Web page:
It didn’t take long for the No. 19 Michigan men’s tennis team to avenge last Tuesday’s loss to No. 5 Texas. The Wolverines rebounded four days later against another ranked opponent.

Michigan beat No. 17 Wake Forest, 4-3, at Leighton Tennis Stadium Saturday to gain its first road victory over a top-25 opponent in four years.

The Wolverines’ doubles game was solid as they took their eighth doubles point in nine matches this season. But their singles performances were the most impressive of the day.

Three of the bottom four singles players – sophomore Mike Sroczynski, junior Andrew Mazlin, and freshman Chris Madden – won their matches.

Michigan coach Bruce Berque said his team’s quick turnaround from Tuesday’s loss started the next day in practice.

“Even though they were a great team, we didn’t play our best tennis against Texas,” Berque said. “But we had some upbeat, positive practices in a short period of time.”

It wasn’t just the air of competitive spirit on the practice court last week that led to a win in Winston-Salem, N.C., this weekend. Berque said a more consistent mental approach to serving contributed to the victory as well.

As opposed to their match against Texas, the Wolverines used more precise spin serves, rather than trying to overpower Wake Forest (7-3) with speed. Michigan (7-2) also benefited from tenacious net play.

The adjustments were especially evident in Sroczynski’s busy day. Facing pressure as the first Wolverine singles competitor of the day, Sroczynski notched a two set victory (6-4, 6-2). He and freshman Jason Chung, the 29th-ranked doubles duo in the nation, won 8-6 to give Michigan a 2-0 lead in the match.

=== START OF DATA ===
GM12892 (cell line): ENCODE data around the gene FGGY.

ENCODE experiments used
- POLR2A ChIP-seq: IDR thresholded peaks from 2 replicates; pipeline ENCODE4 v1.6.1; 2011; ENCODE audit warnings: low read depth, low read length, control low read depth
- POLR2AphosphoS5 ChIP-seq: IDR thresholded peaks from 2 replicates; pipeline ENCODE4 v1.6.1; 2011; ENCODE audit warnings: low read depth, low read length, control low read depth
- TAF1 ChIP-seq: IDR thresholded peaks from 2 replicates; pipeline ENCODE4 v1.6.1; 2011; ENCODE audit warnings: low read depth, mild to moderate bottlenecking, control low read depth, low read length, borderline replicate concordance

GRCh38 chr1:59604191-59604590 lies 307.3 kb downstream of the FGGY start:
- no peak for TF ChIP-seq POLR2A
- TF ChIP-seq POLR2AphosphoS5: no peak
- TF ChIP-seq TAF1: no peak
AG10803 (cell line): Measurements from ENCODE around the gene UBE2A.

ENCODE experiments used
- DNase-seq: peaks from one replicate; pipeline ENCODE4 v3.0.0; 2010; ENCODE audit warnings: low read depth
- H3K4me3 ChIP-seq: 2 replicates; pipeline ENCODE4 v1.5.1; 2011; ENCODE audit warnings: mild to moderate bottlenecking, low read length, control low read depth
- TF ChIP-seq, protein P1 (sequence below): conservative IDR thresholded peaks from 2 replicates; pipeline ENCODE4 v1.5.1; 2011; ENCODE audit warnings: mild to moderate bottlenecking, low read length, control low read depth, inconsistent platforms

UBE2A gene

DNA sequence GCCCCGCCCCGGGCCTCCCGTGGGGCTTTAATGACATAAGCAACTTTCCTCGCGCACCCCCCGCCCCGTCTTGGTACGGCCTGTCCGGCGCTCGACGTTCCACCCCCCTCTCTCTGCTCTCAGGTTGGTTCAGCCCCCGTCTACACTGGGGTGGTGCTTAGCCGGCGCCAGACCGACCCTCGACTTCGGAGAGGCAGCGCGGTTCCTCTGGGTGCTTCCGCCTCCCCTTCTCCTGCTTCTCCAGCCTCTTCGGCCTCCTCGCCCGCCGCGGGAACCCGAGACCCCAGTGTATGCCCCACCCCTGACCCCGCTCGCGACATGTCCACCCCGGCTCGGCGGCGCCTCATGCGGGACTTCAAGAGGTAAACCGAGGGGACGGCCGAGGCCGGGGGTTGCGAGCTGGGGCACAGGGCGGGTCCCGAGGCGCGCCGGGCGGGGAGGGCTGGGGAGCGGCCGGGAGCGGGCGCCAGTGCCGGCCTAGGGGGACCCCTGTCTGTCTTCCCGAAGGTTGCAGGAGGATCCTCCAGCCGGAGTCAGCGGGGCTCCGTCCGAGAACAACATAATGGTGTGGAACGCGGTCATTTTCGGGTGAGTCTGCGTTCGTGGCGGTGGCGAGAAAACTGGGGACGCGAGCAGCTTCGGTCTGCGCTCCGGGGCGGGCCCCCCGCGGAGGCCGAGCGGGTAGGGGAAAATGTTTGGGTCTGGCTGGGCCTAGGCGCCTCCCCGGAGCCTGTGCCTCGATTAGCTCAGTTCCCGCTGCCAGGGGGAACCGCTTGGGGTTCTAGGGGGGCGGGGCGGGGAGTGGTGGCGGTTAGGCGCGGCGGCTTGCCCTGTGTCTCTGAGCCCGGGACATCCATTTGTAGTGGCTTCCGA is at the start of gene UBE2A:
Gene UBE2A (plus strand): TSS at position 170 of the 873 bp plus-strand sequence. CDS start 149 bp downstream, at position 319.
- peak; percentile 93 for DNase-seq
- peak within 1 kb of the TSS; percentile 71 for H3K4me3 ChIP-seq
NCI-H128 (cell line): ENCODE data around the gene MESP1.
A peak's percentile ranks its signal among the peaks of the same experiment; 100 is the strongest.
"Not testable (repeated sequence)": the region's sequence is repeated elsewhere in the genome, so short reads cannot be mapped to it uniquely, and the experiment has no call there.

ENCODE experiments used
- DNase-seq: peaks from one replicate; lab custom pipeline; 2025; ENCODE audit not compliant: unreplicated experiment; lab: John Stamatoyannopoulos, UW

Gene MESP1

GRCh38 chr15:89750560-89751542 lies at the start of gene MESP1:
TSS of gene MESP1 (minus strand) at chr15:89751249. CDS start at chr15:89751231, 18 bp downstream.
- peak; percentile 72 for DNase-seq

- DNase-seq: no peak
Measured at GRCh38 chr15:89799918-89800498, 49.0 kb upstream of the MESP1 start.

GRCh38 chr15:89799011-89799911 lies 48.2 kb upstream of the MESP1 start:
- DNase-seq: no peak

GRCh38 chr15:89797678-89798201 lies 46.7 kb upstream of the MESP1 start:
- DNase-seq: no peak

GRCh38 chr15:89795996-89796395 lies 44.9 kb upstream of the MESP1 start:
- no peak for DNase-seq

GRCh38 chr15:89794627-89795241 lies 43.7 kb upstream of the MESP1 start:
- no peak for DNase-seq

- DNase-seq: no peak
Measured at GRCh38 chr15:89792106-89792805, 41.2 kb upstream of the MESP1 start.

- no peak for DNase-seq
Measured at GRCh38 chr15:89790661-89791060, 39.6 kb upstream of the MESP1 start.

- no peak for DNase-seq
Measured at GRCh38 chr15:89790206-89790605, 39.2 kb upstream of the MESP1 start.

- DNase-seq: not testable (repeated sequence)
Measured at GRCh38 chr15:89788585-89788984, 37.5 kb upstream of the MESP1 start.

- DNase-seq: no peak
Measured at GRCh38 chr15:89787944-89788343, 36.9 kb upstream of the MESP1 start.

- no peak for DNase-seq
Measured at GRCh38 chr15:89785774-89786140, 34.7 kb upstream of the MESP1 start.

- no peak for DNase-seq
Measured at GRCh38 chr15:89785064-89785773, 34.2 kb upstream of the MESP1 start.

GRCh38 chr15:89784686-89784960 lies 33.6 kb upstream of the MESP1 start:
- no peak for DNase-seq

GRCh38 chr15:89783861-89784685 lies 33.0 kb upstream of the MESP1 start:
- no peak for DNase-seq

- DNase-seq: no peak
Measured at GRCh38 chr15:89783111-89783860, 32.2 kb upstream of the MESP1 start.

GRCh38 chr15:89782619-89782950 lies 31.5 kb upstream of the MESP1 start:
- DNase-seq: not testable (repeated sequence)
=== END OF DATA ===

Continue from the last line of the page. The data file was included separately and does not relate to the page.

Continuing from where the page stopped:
Although the Demon Deacons responded to tie the match 2-2 with wins at No. 1 and No. 5 singles, Mazlin won his match in comeback fashion (5-7, 6-4, 6-2).

Wake Forest persisted, tying the match again with a win in the No. 2 singles position. Madden then delivered the dagger with his two-set victory (6-3, 6-2). It was Madden’s first ever match-clinching win.

“We keep getting better,” Berque said of his singles players. “Even in the one and two spots that we lost, they were close three-set matches.”

As the Wolverines gear up for matches against non-ranked Ivy League opponents Harvard and Brown this week, they don’t appear to be relaxing.

Berque said national rankings at this point in the season don’t represent a team’s real talent because they are largely based on the previous year.

“Harvard is a better team now than they were last year, so we’ll have to prepare for that,” he said.

Michigan may not give much credence to the vote-based rankings, but having used their loss to Texas to regain focus, the Wolverines appear poised to continue ascending in the polls.

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